7. Understand the vocabulary. For example, know the differences between common stock and preferred stocks. What are the benefits and reasons for each. You need to first understand what all these mean, before you know what terms you are agreeing to. Another important type of structure to note is vesting. Know what types of vesting are possible and typical, and know which ones would fit your startup best.
  8. Focus on what matters. Term sheets will have lots of terms, but know which you need to really focus on, because there are many that are just standard and not worth to be bothered with. Important things include who’s on the board, who is the representative, what happens during liquidation, what amounts of funding is required.
  9. Understand the end goal. Know what is your goal? IPO? Sale or merger & acquisition? Keep this in mind when negotiating agreements. Discussions about change of control provisions and termination rights will have to be managed differently in different situations or goals. So know what you want before you start negotiating anything.
  10. Manage your risks to maximize growth. This includes both business risks as well as legal risks, which are both as important.

 

 

About the Speaker:

Donna Petkanics is a partner in the Palo Alto office of Wilson Sonsini Goodrich & Rosati. Her law practice focuses on the representation of growth companies, with a particular emphasis on corporate and securities issues. She represents both privately held and public companies across a broad range of industries, including telecommunications, Internet infrastructure, networking, life sciences, computer software and hardware, clean technology and energy, and electronics. She has experience representing companies in many types of corporate transactions, including mergers and acquisitions, initial public offerings, and joint ventures. She also counsels clients who are starting new businesses with respect to general corporate matters and protection of their intellectual property.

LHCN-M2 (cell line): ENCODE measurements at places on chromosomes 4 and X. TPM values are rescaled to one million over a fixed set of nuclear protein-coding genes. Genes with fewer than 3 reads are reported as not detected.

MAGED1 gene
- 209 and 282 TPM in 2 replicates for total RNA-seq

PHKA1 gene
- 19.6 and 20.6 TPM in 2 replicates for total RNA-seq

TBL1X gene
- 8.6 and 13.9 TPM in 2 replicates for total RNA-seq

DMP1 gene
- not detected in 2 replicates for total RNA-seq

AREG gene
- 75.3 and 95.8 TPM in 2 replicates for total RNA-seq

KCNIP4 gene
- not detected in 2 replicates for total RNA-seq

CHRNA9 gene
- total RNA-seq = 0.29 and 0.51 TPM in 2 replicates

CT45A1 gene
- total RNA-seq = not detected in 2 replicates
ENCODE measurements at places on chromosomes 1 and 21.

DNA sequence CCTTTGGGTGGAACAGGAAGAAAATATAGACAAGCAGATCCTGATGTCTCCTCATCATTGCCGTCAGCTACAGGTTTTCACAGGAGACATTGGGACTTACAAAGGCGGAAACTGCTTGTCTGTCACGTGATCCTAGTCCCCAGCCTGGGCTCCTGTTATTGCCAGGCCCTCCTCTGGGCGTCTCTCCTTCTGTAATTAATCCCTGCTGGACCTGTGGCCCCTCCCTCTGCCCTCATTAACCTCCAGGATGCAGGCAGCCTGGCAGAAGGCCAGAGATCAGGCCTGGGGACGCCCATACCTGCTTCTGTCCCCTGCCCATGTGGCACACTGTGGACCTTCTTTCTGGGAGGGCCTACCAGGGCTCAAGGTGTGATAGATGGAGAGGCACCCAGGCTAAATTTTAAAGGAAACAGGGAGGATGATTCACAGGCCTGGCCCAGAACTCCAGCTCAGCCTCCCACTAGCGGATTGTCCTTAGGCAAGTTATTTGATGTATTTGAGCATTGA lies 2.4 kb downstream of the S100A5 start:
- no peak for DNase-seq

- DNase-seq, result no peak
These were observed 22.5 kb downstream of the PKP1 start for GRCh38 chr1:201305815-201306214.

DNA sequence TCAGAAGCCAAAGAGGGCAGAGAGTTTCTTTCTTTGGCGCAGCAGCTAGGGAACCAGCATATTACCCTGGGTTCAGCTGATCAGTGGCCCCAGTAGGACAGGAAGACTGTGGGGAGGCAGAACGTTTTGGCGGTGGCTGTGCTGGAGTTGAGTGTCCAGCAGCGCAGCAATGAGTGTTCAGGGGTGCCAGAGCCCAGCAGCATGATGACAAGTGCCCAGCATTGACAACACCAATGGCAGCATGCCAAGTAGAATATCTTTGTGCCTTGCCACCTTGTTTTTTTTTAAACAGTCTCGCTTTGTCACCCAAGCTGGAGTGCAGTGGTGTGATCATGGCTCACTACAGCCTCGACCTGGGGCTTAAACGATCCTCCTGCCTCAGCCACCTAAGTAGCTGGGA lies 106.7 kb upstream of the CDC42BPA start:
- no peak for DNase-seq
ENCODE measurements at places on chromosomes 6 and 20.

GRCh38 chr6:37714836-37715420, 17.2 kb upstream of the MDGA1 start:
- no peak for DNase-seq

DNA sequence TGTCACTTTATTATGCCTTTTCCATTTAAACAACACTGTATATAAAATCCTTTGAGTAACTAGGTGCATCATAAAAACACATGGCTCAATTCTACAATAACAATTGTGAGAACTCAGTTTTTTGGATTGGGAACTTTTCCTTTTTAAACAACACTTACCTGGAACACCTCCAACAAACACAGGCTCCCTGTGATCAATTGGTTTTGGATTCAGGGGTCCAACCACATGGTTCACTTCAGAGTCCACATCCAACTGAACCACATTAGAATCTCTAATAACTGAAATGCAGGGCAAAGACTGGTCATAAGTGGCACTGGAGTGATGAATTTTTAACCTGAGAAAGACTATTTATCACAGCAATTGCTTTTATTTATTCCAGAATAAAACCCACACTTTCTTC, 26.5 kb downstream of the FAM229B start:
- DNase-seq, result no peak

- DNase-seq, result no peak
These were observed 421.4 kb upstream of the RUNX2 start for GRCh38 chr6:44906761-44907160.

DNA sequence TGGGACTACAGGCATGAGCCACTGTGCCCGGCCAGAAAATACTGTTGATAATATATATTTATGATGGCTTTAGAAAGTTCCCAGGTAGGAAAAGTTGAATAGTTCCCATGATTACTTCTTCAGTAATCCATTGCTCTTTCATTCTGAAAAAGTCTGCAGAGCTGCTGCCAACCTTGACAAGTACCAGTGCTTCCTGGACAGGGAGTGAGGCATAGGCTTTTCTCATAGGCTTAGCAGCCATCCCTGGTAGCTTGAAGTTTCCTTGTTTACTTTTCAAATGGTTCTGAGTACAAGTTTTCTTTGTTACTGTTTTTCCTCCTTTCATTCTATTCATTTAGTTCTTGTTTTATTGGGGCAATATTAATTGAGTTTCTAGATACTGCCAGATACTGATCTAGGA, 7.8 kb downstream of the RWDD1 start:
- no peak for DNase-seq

During her tenure at the firm, Donna has served in a number of management positions, including managing director of operations and chair of the Operations Committee from 2000 to 2006; member of the firm’s board of directors, Policy Committee, and Compensation Committee; associate managing partner of the firm; and co-chair of the Hiring Committee and Nominating Committee. She served on the board of directors of the Wilson Sonsini Goodrich & Rosati Foundation from 2000 to 2010.

Prior to attending law school, Donna was a staff economist in the Executive Office of the President during Jimmy Carter’s administration and also worked for the House of Representatives. She began practicing at Wilson Sonsini Goodrich & Rosati in 1985.

 

storify.com January 23, 2015 at 10:41 am

There is certainly a great deal to know about this subject.
I love all the points you’ve made.